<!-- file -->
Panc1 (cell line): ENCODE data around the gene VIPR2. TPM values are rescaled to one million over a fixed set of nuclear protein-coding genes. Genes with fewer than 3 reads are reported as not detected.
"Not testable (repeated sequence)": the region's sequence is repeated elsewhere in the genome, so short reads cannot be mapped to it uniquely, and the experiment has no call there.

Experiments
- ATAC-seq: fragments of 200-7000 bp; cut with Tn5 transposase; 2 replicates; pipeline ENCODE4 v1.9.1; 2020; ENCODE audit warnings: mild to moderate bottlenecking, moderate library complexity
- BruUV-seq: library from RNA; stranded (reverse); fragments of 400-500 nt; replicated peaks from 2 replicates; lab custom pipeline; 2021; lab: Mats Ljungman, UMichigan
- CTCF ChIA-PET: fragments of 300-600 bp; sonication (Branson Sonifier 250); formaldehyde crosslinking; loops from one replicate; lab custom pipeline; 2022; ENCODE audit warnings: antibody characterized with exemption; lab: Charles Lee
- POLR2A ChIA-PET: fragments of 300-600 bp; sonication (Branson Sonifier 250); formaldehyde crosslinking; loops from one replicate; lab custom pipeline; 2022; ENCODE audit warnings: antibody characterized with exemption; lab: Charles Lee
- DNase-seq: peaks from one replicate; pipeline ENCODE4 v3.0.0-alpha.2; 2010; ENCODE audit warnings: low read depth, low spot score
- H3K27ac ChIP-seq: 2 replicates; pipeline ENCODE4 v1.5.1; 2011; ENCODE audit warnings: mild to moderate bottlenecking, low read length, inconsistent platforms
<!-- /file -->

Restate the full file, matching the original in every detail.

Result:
Panc1 (cell line): ENCODE data around the gene VIPR2. TPM values are rescaled to one million over a fixed set of nuclear protein-coding genes. Genes with fewer than 3 reads are reported as not detected.
"Not testable (repeated sequence)": the region's sequence is repeated elsewhere in the genome, so short reads cannot be mapped to it uniquely, and the experiment has no call there.

Experiments
- ATAC-seq: fragments of 200-7000 bp; cut with Tn5 transposase; 2 replicates; pipeline ENCODE4 v1.9.1; 2020; ENCODE audit warnings: mild to moderate bottlenecking, moderate library complexity
- BruUV-seq: library from RNA; stranded (reverse); fragments of 400-500 nt; replicated peaks from 2 replicates; lab custom pipeline; 2021; lab: Mats Ljungman, UMichigan
- CTCF ChIA-PET: fragments of 300-600 bp; sonication (Branson Sonifier 250); formaldehyde crosslinking; loops from one replicate; lab custom pipeline; 2022; ENCODE audit warnings: antibody characterized with exemption; lab: Charles Lee
- POLR2A ChIA-PET: fragments of 300-600 bp; sonication (Branson Sonifier 250); formaldehyde crosslinking; loops from one replicate; lab custom pipeline; 2022; ENCODE audit warnings: antibody characterized with exemption; lab: Charles Lee
- DNase-seq: peaks from one replicate; pipeline ENCODE4 v3.0.0-alpha.2; 2010; ENCODE audit warnings: low read depth, low spot score
- H3K27ac ChIP-seq: 2 replicates; pipeline ENCODE4 v1.5.1; 2011; ENCODE audit warnings: mild to moderate bottlenecking, low read length, inconsistent platforms